Last season, the Supershapes received a new electronic damping system called Energy Management Circuit (EMC). Unlike the KERS technology it replaced, EMC operates both fore and aft of the binding, where it intercepts and neutralizes shock waves when they hit 80Hz.  At speeds when many other skis begin to wobble, the latest Supershapes purr contentedly along.

While the returning Supershape e-Speed and e-Magnum retained their 2020 dimensions, the e-Rally plumped up to 78mm underfoot and the e-Titan is now 84mm.  The change more clearly differentiates the Rally and Titan, with the former the pure carver and the latter a more versatile all-terrain tool. Head has once again re-set the performance bar for classic carving instruments.

Head is the only major brand to have made an entire women’s collection from scratch, without reference to a single unisex template. Head refreshed its original Joy collection two seasons ago, beefing up their construction with more wood in the core to go along with its Graphene-infused glass. In 2021, Head created a new Joy at the top of the series, the aptly named Power Joy, that uses Head’s premium Worldcup Sandwich Cap construction, embellished with EMC to ensure it has no top end.  Women who prefer to travel off-trail have the option of the Kore 87 W, which to all intents and purposes is the same as the unisex Kore 87.

The 2022 Season

The big news at Head is a series of small but significant tweaks to every one of Head’s popular Kore series, including the introduction of a new model, the Kore 111.  The main structural change is the elimination of synthetic Koroyd in favor of a full dose of Karuba and poplar in its now all-wood core. The flex pattern has also been fiddled with, creating a stiffer stick in the thinner widths that will spend more time on hard snow, while the wider versions are softer and more responsive.

Another small change with a big effect is how the top edge has been rounded off, so the ski can slide sideways almost without resistance. On a Big Mountain model with the girth of the new Kore 111, this makes a huge difference in how easy it is to swivel the bottom of the turn, a labor-saver that will prolong your powder day.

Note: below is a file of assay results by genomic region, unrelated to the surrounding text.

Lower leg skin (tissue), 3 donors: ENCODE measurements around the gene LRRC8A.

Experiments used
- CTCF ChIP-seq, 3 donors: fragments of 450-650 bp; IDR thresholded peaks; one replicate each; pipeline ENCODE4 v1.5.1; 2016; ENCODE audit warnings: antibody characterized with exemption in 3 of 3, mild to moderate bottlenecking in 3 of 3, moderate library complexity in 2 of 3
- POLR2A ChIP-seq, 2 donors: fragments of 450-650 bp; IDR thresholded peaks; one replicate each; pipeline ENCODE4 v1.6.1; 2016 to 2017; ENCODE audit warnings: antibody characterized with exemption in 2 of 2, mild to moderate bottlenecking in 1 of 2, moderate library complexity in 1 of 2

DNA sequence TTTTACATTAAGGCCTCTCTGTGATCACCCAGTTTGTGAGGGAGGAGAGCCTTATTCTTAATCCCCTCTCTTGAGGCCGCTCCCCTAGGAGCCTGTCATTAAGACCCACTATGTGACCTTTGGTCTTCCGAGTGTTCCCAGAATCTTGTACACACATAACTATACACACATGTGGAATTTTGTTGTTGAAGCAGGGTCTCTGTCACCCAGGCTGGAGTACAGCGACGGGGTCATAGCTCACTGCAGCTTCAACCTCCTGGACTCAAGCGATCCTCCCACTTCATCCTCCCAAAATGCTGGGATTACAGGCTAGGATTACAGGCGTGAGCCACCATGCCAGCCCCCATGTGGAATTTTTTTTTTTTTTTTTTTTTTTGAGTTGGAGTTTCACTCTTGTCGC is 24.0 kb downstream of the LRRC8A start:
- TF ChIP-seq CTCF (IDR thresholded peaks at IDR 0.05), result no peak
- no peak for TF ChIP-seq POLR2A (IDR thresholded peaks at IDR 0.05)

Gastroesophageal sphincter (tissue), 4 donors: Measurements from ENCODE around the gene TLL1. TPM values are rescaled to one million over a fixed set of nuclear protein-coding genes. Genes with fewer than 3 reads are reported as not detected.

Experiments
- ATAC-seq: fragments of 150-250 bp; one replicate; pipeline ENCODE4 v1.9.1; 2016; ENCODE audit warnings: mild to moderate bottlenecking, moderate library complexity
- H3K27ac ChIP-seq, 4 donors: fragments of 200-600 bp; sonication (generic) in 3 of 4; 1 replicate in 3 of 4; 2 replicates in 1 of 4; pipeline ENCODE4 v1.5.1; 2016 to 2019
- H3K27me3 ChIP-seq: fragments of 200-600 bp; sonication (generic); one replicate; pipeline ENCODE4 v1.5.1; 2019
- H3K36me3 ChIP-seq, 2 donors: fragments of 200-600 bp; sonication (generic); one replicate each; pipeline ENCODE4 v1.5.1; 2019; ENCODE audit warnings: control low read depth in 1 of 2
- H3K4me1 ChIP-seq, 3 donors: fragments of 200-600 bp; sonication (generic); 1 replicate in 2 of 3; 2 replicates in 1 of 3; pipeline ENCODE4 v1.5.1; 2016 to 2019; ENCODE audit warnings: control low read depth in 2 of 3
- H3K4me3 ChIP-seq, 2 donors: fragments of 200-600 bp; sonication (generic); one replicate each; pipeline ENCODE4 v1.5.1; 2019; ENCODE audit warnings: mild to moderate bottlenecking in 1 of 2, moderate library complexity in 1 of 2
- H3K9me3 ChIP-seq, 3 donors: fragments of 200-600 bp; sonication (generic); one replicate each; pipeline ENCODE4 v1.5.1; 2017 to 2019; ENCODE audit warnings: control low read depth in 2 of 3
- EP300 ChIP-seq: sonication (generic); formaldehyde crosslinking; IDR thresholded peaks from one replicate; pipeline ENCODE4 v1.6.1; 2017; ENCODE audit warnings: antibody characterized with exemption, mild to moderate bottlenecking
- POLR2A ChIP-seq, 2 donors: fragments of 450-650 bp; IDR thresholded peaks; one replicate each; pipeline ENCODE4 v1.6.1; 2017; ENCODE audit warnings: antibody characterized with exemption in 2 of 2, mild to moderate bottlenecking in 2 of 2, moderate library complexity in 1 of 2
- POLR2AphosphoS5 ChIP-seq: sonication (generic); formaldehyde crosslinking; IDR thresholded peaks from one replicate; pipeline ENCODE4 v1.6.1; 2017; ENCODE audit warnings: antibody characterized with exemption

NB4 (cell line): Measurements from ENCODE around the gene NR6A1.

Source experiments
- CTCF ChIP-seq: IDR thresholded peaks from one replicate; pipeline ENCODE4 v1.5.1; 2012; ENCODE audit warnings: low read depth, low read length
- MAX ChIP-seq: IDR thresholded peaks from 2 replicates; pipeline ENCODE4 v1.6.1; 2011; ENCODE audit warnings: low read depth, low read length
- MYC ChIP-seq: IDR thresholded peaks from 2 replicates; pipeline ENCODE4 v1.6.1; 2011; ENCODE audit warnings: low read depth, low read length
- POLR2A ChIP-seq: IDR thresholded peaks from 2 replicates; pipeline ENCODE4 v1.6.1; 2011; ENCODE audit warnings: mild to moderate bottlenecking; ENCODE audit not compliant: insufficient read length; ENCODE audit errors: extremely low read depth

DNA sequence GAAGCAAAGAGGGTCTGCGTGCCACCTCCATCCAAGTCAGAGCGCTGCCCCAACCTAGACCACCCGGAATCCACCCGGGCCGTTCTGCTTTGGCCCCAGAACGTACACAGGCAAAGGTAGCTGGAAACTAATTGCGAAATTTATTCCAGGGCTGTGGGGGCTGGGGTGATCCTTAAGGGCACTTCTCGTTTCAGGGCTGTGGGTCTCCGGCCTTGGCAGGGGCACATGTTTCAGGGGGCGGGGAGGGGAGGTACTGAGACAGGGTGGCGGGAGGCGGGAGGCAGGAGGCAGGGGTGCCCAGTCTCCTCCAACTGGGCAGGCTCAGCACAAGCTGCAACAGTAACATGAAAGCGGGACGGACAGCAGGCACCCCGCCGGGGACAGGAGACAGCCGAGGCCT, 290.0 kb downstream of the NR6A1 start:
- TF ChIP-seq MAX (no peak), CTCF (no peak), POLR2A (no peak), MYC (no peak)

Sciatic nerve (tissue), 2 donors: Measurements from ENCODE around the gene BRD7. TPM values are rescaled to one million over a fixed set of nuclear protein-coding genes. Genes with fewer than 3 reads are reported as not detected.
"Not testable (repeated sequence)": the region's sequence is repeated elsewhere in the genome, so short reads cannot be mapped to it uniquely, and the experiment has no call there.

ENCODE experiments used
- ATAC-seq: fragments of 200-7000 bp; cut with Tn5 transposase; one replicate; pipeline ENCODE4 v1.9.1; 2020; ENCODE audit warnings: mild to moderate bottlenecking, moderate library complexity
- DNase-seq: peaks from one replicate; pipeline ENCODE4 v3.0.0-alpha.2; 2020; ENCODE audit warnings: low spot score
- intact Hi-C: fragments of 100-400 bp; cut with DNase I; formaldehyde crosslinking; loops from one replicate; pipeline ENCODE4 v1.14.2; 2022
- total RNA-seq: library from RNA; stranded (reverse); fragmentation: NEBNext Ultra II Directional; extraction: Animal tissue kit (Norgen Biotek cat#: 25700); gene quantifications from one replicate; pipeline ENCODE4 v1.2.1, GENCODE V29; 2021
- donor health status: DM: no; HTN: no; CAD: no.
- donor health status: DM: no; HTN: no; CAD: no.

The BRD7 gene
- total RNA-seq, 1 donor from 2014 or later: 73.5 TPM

The new Kore line comes in more sizes, at 7cm increments, so skiers can find the length that’s tailored to their specifications. Taken in toto, the various modifications made to all the Kore models, men’s and women’s alike, have improved the skis’ snow feel to the point that, light weight aside, it’s indistinguishable from a well-made traditional ski.   

Power Joy

The Power Joy is unlike the rest of Head’s extensive Joy family of women’s skis, all of which were built from scratch, without reference to any unisex template. The Power Joy has clearly paid a visit to the Race Department, coming away with the EMC shock-damping system, and purloined its sidecut from the men’s Supershape e-Speed. It may have been “feminized” in some fashion compared to the e-Speed, but I doubt very much it skis …READ MORE

Supershape e-Magnum

Head was the first major manufacturer to embrace carving skis when they were still in their infancy, and the brand has never lost its commitment to perfecting the genre. The latest embellishment to its unmatched collection of carving machines is called EMC, for Energy Management Circuit. EMC converts vibration into electric current at precisely 80Hz, so your skis settle down just when the going gets rough. The e-Magnum is the shapeliest of all the Supershapes, …READ MORE

Supershape e-Speed

If you love the sensation of a firecracker-quick slalom ski, you’ll be smitten by the Head Supershape e-Speed the first time you kick it into high gear. That’s when its super-shapely sidecut shines, for at precisely 80Hz its piezo-powered Energy Management Circuit calms the whole ski down so the e-Speed can maintain continuous snow contact despite being whiplash fast edge to edge. One arena in which the e-Speed is surprisingly adept is a mogul field, …READ MORE

Supershape e-Rally

Head didn’t invent the shaped ski, but when the Carving Revolution was in its infancy it was the first major brand to commit to the concept with its Cyber series. Over the last quarter century its commitment hasn’t wavered, consistently offering several skis in its collection with curvaceous sidecuts. For the last decade, the focus of Head’s non-race carving models has been the Supershape series, a family that remains intact in 21/22, returning intact the …READ MORE

Supershape e-Titan

Of the four Supershape models, the one that underwent the most telling transformation last season was the e-Titan. In previous generations, the Titan and Rally were very close in every respect. Last year, the e-Titan put more distance between it and its thinner sibling. It’s not just that the e-Titan plumped up to an 84mm waist; it also was trimmed down at tip and tail. By taking some of the shape out of the sidecut, …READ MORE

Kore 85 W